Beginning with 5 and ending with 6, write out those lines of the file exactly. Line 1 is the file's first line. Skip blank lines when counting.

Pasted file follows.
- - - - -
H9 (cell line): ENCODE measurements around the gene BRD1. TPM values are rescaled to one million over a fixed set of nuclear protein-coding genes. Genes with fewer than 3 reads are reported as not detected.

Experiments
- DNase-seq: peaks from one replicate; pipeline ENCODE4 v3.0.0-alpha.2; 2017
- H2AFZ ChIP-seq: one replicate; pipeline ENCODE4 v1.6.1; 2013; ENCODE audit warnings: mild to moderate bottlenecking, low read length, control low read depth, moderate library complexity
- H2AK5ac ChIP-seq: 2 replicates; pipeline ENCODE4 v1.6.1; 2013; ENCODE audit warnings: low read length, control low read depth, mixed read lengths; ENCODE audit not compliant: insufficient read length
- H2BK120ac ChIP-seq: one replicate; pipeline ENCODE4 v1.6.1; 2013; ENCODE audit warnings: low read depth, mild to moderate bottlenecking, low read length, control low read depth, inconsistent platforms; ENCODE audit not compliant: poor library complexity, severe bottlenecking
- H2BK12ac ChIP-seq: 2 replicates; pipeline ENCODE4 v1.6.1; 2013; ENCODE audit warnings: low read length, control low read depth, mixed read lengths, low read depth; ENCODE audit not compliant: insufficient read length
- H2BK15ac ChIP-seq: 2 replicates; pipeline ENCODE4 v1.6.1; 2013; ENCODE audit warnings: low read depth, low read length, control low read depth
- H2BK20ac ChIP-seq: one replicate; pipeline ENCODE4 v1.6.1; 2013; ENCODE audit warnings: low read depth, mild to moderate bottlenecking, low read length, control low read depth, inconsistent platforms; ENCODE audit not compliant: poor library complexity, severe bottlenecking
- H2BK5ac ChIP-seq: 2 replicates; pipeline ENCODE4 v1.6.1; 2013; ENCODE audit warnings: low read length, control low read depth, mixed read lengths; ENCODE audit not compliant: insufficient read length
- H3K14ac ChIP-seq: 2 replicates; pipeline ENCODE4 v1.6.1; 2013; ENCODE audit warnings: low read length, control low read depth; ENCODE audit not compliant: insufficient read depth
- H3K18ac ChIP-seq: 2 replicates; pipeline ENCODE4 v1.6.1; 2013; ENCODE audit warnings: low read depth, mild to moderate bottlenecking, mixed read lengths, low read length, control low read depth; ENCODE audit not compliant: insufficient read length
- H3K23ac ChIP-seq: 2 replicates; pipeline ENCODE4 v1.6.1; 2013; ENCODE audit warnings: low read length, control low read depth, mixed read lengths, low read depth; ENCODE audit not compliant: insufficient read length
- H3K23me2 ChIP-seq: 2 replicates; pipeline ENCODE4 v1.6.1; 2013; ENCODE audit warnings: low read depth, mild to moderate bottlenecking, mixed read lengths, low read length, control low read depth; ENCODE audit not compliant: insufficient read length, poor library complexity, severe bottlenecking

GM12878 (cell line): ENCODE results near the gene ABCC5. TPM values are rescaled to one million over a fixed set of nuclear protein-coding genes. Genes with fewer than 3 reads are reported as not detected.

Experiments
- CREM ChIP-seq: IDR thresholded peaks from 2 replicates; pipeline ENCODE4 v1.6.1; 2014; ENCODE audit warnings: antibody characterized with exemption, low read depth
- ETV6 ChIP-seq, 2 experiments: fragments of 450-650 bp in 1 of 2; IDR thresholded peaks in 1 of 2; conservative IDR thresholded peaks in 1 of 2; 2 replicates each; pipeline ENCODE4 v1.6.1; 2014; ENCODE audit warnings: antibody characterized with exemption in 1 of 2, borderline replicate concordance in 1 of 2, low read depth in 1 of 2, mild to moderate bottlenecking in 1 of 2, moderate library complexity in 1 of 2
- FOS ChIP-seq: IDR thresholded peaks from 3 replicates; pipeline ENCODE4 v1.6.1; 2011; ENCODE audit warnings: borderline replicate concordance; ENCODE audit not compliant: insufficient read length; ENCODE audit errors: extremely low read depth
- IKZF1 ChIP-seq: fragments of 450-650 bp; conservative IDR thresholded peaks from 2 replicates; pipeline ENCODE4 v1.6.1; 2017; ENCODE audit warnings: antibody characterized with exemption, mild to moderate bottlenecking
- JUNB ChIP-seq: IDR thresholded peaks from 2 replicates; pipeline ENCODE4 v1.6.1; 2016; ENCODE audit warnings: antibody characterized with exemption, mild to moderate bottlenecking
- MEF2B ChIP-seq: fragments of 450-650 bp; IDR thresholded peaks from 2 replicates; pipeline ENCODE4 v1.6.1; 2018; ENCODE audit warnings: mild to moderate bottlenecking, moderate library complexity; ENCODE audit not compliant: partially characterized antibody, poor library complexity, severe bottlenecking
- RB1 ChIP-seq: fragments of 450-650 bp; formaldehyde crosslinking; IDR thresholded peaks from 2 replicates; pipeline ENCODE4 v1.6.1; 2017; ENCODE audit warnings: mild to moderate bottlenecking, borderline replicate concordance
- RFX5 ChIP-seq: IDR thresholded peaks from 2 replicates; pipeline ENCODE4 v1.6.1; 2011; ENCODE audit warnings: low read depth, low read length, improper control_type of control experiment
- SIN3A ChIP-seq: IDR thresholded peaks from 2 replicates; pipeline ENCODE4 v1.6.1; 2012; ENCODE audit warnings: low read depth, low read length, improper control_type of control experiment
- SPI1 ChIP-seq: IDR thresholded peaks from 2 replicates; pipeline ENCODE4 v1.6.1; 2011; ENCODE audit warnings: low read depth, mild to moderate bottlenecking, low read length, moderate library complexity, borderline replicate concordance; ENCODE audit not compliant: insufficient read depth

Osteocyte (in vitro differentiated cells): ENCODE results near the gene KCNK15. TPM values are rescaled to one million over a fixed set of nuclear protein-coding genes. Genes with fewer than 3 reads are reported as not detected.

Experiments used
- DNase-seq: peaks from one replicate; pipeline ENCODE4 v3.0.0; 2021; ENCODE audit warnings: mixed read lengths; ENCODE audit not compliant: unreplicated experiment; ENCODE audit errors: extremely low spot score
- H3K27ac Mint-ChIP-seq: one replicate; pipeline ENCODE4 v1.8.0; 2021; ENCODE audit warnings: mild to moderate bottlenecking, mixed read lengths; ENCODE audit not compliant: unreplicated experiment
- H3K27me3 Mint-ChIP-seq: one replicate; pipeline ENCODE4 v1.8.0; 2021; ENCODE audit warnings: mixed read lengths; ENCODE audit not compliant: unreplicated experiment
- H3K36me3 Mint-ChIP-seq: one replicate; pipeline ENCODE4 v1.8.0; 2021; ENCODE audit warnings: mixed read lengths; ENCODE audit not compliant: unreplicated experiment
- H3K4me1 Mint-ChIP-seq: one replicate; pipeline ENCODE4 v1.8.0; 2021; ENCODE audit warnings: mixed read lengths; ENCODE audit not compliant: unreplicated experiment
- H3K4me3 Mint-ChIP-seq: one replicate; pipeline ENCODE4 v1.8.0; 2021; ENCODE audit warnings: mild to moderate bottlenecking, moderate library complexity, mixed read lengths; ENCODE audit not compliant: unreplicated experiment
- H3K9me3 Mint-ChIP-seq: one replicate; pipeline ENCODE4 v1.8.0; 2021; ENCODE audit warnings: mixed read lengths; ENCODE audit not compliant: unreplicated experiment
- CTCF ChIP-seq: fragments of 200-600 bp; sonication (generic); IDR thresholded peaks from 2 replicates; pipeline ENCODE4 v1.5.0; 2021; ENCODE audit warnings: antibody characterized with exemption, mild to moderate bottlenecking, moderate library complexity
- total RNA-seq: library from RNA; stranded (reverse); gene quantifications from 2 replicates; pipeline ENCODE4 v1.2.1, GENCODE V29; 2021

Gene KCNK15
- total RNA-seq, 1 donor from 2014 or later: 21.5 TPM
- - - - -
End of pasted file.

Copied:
- H2AK5ac ChIP-seq: 2 replicates; pipeline ENCODE4 v1.6.1; 2013; ENCODE audit warnings: low read length, control low read depth, mixed read lengths; ENCODE audit not compliant: insufficient read length
- H2BK120ac ChIP-seq: one replicate; pipeline ENCODE4 v1.6.1; 2013; ENCODE audit warnings: low read depth, mild to moderate bottlenecking, low read length, control low read depth, inconsistent platforms; ENCODE audit not compliant: poor library complexity, severe bottlenecking